Because SpatialPointsFrame is a subclass of dask.dataframe.DataFrame, you can use sframe anywhere that a Dask DataFrame is accepted. What makes the SpatialPointsFrame class particularly useful, however, is an additional spatial_query method that you can use to request only the subset of partitions that may contain points that overlap with a rectangular query region.

You can use the x_range and y_range properties of the sframe.spatial accessor to check the extents of the entire dataset. These are metadata that were calculated when 'sorted.parq' was created, so accessing this information does not require loading any of the dataset from disk.

In [4]:
print('x_range: ', sframe.spatial.x_range)
print('y_range: ', sframe.spatial.y_range)

x_range:  (-15.216455230786691, 15.514633156049591)
y_range:  (-14.239923338473453, 14.613546446570776)


Here are the range extents of 4 progressively smaller viewports. Notice that the first viewport encompasses the entire dataset.

In [5]:
x_ranges=[(-20, 20), (1, 11), (1.5, 2.5), (2.04, 2.1)]
y_ranges=[(-20, 20), (-5, 5), (1.5, 2.5), (2.04, 2.1)]
ranges = list(zip(x_ranges, y_ranges))


Now, let's define a create_image helper function that inputs the range extents of a viewport, and whether or not to utilize spatial indexing, and performs aggregation and shading. The title of the resulting image includes the number of partitions that were processed and the average aggregation time.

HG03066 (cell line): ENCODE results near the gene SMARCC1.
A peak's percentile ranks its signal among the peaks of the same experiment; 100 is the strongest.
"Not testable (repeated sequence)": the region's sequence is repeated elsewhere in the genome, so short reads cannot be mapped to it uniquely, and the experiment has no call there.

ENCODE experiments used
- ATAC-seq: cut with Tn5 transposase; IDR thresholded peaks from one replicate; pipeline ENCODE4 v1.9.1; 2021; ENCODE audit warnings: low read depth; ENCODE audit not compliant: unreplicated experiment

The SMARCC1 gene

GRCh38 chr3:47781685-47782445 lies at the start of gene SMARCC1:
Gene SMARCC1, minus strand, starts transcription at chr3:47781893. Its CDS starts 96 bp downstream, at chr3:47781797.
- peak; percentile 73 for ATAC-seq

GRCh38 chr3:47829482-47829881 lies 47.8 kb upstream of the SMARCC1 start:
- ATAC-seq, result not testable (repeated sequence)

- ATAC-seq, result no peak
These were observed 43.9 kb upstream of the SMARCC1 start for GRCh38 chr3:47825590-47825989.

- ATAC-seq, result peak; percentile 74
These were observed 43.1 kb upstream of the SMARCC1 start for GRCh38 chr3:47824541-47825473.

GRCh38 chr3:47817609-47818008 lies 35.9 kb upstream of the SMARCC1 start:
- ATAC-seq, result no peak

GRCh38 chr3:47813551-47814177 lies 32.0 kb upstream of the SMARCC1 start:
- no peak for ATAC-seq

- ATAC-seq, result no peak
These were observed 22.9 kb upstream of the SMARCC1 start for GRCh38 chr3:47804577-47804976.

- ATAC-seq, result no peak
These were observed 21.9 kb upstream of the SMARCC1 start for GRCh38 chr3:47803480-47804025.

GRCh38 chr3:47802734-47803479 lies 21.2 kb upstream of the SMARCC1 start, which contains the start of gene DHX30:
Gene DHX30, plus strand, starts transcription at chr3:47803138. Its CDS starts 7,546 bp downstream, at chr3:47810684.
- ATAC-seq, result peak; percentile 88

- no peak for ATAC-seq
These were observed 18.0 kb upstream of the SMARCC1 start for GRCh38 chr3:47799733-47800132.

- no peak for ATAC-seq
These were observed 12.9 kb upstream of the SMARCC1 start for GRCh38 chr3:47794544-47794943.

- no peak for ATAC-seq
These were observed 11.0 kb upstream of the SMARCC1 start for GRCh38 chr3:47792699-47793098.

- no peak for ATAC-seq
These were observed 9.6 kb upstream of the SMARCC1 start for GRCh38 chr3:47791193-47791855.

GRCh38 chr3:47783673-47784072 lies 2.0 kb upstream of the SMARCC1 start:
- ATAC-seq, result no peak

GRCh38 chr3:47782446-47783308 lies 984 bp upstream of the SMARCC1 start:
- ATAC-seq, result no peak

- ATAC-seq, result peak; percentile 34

In [6]:
# Read as standard (non-spatial) Dask dataframe

In [7]:
def create_image(x_range, y_range, use_spatial=True):
"""Given a range, time multiple aggregations and average them"""

df = frame if not use_spatial else sframe.spatial_query(x_range, y_range)

canvas = ds.Canvas(x_range=x_range, y_range=y_range)
agg = canvas.points(df,'x','y', agg=ds.count_cat('cat'))
timing = %timeit -n 1 -r 2 -o canvas.points(df,'x','y', agg=ds.count_cat('cat'))
title = "{} partitions, {:.3f} sec".format(df.npartitions, timing.average)



Without spatial indexing, the aggregation time for each of these viewports is nearly constant because the data from all 32 partitions must be processed regardless of how small the viewport is.

In [8]:
tf.Images(*[create_image(x_range, y_range, use_spatial=False) for x_range, y_range in ranges])

644 ms ± 12.9 ms per loop (mean ± std. dev. of 2 runs, 1 loop each)
632 ms ± 5.11 ms per loop (mean ± std. dev. of 2 runs, 1 loop each)
624 ms ± 13.2 ms per loop (mean ± std. dev. of 2 runs, 1 loop each)
630 ms ± 21.1 ms per loop (mean ± std. dev. of 2 runs, 1 loop each)

Out[8]:
 32 partitions, 0.644 sec 32 partitions, 0.632 sec 32 partitions, 0.624 sec 32 partitions, 0.630 sec

With spatial indexing, however, smaller viewports require processing fewer partitions, resulting in significant runtime reductions.

In [9]:
tf.Images(*[create_image(x_range, y_range, use_spatial=True) for x_range, y_range in ranges])

647 ms ± 1.65 ms per loop (mean ± std. dev. of 2 runs, 1 loop each)
329 ms ± 6.64 ms per loop (mean ± std. dev. of 2 runs, 1 loop each)
163 ms ± 3.21 ms per loop (mean ± std. dev. of 2 runs, 1 loop each)
46.6 ms ± 549 µs per loop (mean ± std. dev. of 2 runs, 1 loop each)

Out[9]:
 32 partitions, 0.647 sec 16 partitions, 0.329 sec